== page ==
Tens of millions of Americans rely exclusively on Christian Broadcasts for their news, health, entertainment and devotional programs…during the rest of the year [churches] demand nearly all their social, religious and recreational time. These believers are encased in a hermetic world…There are anywhere between 1.1 million and 2.1 million children, nearly all evangelicals, now being home-schooled. These children are not challenged with ideas or research that conflicts with their biblical worldview. Evolution is not taught…These young men and women are often funnelled into Christian colleges and universities, such as Jerry Falwell’s Liberty University, Pat Robertson’s Regent University. They are discouraged from critical analysis, questioning and independent thought. And they believe, by the time they are done, a host of myths designed to destroy the open, pluralist society.
This closed circuit of learning, the ridiculous and disturbing development of creationist ‘museums’, the advent of Intelligent Design and the fallacious redefinitions of excepted scientific theories such as Evolution, creates an environment of ignorance that is appalling and hardly imaginable to other western nations. I have witnessed the results of this education online – through blog posts, blog comments and you tube videos by Christian Fundamentalists. This has caused a backlash amongst humanist and atheist communities, with many blogs springing up to ridicule and deconstruct Dominionism and creationism in the public sphere (the famous youtube ‘Why Do People Laugh At Creationists?‘ series by thunderfoot comes to mind).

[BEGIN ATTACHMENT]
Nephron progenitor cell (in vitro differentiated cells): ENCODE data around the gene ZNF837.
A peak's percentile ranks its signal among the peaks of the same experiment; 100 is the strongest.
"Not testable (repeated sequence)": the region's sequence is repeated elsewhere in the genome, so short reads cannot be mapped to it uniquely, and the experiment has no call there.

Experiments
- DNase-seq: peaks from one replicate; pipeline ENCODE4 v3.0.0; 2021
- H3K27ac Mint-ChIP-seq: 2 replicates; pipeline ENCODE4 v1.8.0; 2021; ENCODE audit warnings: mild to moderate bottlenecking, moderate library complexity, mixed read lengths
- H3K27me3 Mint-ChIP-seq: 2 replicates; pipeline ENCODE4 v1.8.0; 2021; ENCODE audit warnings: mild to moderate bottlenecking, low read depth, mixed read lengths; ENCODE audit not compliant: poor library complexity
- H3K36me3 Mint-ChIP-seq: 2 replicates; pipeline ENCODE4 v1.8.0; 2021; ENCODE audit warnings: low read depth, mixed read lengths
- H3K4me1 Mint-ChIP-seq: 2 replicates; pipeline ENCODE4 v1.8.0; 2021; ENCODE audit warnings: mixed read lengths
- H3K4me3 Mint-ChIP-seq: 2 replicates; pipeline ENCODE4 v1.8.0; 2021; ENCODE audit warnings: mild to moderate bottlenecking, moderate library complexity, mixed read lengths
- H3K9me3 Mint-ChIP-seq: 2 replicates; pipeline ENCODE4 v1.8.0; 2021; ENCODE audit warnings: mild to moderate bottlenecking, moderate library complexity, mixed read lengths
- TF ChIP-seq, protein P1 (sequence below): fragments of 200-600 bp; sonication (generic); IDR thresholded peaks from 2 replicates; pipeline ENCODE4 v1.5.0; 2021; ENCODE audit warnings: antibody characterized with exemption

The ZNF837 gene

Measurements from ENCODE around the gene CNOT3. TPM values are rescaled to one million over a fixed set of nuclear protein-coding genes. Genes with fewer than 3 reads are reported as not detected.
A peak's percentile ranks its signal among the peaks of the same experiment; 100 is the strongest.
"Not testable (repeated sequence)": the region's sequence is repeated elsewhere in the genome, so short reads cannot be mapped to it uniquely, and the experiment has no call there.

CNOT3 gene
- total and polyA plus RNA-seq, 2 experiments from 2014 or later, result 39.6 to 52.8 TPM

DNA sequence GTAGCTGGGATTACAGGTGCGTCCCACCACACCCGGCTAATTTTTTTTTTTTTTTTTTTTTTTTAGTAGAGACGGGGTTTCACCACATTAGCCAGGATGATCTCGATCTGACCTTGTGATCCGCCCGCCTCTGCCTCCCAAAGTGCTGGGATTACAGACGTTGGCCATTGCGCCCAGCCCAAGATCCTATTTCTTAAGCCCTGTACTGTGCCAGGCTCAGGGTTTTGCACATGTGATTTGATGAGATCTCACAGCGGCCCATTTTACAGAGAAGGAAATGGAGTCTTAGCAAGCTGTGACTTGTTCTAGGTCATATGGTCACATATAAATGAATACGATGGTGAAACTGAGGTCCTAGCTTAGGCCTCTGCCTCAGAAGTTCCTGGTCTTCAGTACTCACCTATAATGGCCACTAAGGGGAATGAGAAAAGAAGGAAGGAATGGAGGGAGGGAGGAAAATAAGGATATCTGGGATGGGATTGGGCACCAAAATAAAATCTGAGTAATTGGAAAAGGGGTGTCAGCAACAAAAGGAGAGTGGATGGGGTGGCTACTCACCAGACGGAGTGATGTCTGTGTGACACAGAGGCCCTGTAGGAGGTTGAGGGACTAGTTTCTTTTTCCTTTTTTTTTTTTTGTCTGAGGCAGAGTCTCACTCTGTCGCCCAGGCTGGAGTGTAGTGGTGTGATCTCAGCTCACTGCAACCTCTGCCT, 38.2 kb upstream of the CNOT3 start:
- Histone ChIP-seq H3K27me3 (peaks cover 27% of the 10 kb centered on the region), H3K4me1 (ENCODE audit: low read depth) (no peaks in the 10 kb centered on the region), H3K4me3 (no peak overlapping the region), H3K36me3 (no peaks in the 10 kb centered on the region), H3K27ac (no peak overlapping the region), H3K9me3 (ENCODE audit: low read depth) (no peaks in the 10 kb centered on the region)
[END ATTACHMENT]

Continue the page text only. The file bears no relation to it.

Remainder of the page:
Also important to ‘American Fascists’ is Hedges understanding of why people are drawn into the influence of Dominionism and the root causes of fundamentalism in history. Hedges describes the role of vulnerability, poverty and despair in the conversions. People are not drawn to fundamentalism from irrationalism alone, but are ‘love bombed’ by manipulative people praying on the state of despair in others – he tells their stories honestly and without the impulse to deride – an impulse a secular author may have given into. He is not compassionate towards those that benefit from treading on others, including the rich backers of mega churches and other charlatans such as Pat Robertson and Jerry Falwell.
Though Hedges’ language is direct, it is not slanderous. However, there are problems with ‘American Fascists’ – Hedges has a tendency to repeat himself and his intensity should have been softened due to the length of the book. The definition of fascism by Umberto Eco is a bit lofty, including it’s ur-fascism title, and because of its placement at the beginning of the book it could cause the reader to think twice about continuing. I believe a more suitable definition of fascism could have been found.
‘American Fascists’ is an extremely important read for Americans as well as other nationalities. Although George W. Bush and the Republican Party, and by association the Dominionists, have been voted out at the moment, the effects of their policies are long reaching and are felt worldwide. Hedges has created an extremely effective snapshot of this movement – from its roots to its capabilities – and identified the real threats, as opposed to the generalisation that all Christians, moderates included, support a fundamentalist worldview.
♥♥♥♥½ – 4½/5